Formerly Ad Orientem

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Under the patronage of St. Tammany



Mark C. N. Sullivan is an editor at a Massachusetts university. He is married and the father of three children.

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He is a very shallow critic who cannot see an eternal rebel in the heart of a conservative.

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Irish Elk - Blogged


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Irish Elk
Thursday, November 06, 2003  

The moral test of government is how that government treats those who are in the dawn of life, the children; those who are in the twilight of life, the elderly; and those in the shadows of life--the sick, the needy, and the handicapped. Hubert Humphrey

How would most of today's Democrats fare by this standard? What does partial-birth abortion mean to those in the dawn of life, or the Terri Schiavo precedent to those in the shadows?

The radicals who excoriated him in '68 and remain known today as soixante-huitards have taken over Hubert Humphrey's party, lock, stock and barrel, as the Labourites supplanted the old Liberals in Britain. The name may be the same, but the current Democratic Party has more in common with the Socialist International than with the liberal internationalist party of Truman or JFK.

And with regard to the quote above: It is breathtaking to listen to "progressives" of the Jacobin Left speaking on the Schiavo case or on partial-birth abortion to whom Humanity counts for all, but humanity, for little; to whom Rights are paramount, but not persons; and who would readily dismantle the social institutions of generations in the name of the Individual, but who seem to give so little damn about individuals.

A professor who holds a university chair in political science named for one of the last of the old-time big-city Democrats spoke at Northwestern recently as part of a lecture series designed to spark student activism:

Using graphs she showed that children of educated parents tend to participate in politics twice as often as those of less educated parents. Schlozman said people avoid politics for three reasons, all rooted in education: "because they can't, because they won't or because no one asked them to." In addition, she said, the U.S. political structure might be prone to inequality because of relatively weaker unions and political parties. "In the U.S., we don't have any working class or peasant parties," she said.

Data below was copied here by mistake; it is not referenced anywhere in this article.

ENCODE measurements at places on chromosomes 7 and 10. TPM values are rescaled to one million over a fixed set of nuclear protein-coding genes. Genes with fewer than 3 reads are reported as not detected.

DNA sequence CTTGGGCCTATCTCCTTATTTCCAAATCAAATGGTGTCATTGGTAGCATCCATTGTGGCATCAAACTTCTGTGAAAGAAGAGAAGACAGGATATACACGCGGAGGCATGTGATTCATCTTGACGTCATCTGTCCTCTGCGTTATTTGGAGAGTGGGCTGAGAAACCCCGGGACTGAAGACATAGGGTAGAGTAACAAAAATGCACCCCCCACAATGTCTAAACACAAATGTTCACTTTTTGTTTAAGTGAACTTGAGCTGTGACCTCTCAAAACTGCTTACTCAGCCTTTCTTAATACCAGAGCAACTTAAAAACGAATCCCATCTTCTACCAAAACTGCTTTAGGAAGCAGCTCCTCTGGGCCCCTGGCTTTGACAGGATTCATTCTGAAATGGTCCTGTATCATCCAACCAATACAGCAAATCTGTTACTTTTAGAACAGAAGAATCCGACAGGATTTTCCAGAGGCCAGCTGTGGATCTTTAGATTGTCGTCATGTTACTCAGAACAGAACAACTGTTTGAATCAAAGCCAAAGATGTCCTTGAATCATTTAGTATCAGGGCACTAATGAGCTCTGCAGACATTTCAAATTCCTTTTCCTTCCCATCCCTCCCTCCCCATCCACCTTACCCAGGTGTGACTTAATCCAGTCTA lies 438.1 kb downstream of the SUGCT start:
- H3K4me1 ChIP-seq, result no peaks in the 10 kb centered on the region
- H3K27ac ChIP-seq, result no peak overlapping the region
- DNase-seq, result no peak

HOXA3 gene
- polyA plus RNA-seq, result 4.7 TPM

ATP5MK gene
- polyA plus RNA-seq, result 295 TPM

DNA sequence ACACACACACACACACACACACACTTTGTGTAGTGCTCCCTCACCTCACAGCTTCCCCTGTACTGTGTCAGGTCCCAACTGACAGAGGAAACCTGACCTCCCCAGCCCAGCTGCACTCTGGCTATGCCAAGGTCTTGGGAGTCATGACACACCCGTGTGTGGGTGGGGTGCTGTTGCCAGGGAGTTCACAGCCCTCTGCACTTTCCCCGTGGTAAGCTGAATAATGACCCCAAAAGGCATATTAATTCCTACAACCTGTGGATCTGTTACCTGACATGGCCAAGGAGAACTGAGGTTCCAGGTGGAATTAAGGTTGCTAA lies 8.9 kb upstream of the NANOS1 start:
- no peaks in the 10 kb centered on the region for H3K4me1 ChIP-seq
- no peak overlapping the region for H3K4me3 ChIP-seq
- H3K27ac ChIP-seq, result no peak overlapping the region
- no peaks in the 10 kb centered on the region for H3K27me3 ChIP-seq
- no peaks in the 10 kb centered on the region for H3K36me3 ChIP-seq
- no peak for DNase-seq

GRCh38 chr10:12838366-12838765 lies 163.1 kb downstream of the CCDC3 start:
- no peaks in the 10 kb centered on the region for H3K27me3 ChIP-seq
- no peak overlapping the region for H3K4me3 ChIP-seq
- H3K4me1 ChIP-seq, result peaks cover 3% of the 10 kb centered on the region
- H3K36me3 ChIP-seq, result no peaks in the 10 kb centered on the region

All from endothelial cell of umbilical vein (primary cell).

America did have a workingman's party before the "educated" pushed a presidential primary system that has come to be dominated by extremists and special-interest groups – including, on the Democratic side, a plethora of over-educated college professors who purport to speak for the "peasants" but whose exposure to the lower classes is limited to nannies, custodians, and the picturesque villagers of Spring Break immersion junkets to Guatemala.

Zell Miller of Georgia, conservative Democrat and baseball fan, pictured appropriately enough on his website with a pair of Yellow Dogs, is this page's new hero. A compilation on the Georgia Senator has been posted by E. L. Core. Midwest Conservative Journal's Christopher Johnson astutely comments: If Zell Miller was the Democratic candidate for president in 2004, the Democrats could start planning the inauguration right now.

Missourian Johnson also takes his stand on the Southland:

When most people think of the American South, they think of ignorant, inbred bigots who drive pick-ups, listen to country music, kill blacks for sport and vote for George W. Bush. But the genius of the South is completely unappreciated.

The South produced the Revolutionary War's greatest general, Daniel Morgan. The greatest conservative mind America or just about anybody else has ever produced, John C. Calhoun, was from South Carolina. And every truly American music has its roots in the South, from jazz to blues to country to rock and roll.

I don't remember the exact quote but someone once said something to the effect that the South produces Mark Twain, William Faulkner and Eudora Welty while the North produces people who write about Mark Twain, William Faulkner and Eudora Welty.

Robert Frost commented along similar lines when he urged John F. Kennedy to be more Irish than Harvard.

The Confederate flag again is at the center of controversy. I liked the tack taken a few years back by some black entrepreneurs in South Carolina who began marketing clothing with the Confederate flag in Black Liberation colors. The idea was noted at Reason magazine in a brief article headlined "Civil Wardrobe":

The Confederate flag has many defenders and detractors, but few would merely like it to…evolve. But why not? In different contexts, the Southern Cross might represent racism, regional pride, or an enthusiasm for Lynyrd Skynyrd; there's no sense in branding everyone who waves it a closet Ku Kluxer. Meanwhile, the flag's partisans have made an almost identical mistake, claiming their Confederate relics bond them to a timeless tradition rather than a highly contingent, constantly changing bundle of meanings.

Best, then, to shake off those interpretive shackles and let these symbols evolve more freely. The NuSouth logo may be factitious, gimmicky, even crass, but it hints at more truths about Dixie than any bromides about the Old South or platitudes about the New. Fly it proudly.


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